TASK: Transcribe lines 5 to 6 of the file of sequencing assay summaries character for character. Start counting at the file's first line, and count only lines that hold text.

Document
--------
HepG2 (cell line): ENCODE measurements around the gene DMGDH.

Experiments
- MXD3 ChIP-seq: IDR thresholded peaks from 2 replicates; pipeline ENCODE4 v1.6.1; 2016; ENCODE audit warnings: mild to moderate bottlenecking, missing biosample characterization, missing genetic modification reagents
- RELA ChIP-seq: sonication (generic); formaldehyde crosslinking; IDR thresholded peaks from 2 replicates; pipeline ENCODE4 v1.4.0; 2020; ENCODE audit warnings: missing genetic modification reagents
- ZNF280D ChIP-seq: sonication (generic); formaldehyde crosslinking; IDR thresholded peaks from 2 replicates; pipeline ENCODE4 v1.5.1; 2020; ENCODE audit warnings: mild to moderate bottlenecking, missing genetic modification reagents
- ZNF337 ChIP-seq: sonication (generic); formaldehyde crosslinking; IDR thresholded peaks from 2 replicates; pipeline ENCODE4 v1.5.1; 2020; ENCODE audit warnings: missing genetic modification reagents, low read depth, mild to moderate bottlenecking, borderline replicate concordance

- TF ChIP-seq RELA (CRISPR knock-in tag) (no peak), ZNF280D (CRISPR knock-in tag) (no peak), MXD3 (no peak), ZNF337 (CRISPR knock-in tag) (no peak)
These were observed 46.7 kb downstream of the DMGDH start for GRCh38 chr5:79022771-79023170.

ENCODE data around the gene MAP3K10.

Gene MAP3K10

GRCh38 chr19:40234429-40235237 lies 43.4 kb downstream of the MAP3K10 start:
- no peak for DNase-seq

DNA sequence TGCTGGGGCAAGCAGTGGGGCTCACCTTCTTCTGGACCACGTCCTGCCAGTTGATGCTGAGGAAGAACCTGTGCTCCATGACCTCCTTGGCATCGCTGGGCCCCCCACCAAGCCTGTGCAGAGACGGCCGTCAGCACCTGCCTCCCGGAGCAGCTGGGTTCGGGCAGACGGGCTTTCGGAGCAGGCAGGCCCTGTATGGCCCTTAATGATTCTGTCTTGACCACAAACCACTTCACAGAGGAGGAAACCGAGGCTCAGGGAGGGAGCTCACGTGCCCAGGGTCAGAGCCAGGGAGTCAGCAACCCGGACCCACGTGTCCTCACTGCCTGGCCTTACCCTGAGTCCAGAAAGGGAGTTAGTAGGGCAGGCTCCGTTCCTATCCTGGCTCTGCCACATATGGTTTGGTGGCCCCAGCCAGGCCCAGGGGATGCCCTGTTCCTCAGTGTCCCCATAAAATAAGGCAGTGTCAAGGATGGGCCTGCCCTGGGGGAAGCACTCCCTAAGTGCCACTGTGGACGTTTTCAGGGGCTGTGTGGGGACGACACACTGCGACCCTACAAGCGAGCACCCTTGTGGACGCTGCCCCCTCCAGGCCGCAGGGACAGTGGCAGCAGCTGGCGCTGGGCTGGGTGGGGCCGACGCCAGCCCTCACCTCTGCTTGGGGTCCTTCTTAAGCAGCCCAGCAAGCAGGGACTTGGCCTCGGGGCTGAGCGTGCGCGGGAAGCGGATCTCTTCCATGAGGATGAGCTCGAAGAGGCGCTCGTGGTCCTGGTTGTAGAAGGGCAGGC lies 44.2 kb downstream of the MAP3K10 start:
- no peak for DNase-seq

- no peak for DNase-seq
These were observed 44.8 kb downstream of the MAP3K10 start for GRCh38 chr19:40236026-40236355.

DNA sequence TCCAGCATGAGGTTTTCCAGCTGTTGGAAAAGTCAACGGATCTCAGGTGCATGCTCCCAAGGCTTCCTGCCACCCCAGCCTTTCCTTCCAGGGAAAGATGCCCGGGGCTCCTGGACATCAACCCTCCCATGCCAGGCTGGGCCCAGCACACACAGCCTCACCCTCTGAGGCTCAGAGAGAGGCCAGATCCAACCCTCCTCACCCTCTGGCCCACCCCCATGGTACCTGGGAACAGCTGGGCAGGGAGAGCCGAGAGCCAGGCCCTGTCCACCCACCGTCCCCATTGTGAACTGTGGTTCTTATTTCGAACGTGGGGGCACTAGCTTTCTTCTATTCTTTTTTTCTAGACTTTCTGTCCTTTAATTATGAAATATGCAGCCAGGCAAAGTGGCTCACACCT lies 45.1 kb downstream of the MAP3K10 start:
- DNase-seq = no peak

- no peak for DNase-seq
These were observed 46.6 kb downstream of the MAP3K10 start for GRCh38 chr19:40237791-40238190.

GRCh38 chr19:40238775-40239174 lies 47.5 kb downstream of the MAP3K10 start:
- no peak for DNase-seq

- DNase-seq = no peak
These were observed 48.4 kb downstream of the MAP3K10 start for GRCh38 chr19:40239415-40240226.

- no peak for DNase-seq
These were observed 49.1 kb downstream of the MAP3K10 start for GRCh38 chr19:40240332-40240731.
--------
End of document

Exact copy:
- ZNF280D ChIP-seq: sonication (generic); formaldehyde crosslinking; IDR thresholded peaks from 2 replicates; pipeline ENCODE4 v1.5.1; 2020; ENCODE audit warnings: mild to moderate bottlenecking, missing genetic modification reagents
- ZNF337 ChIP-seq: sonication (generic); formaldehyde crosslinking; IDR thresholded peaks from 2 replicates; pipeline ENCODE4 v1.5.1; 2020; ENCODE audit warnings: missing genetic modification reagents, low read depth, mild to moderate bottlenecking, borderline replicate concordance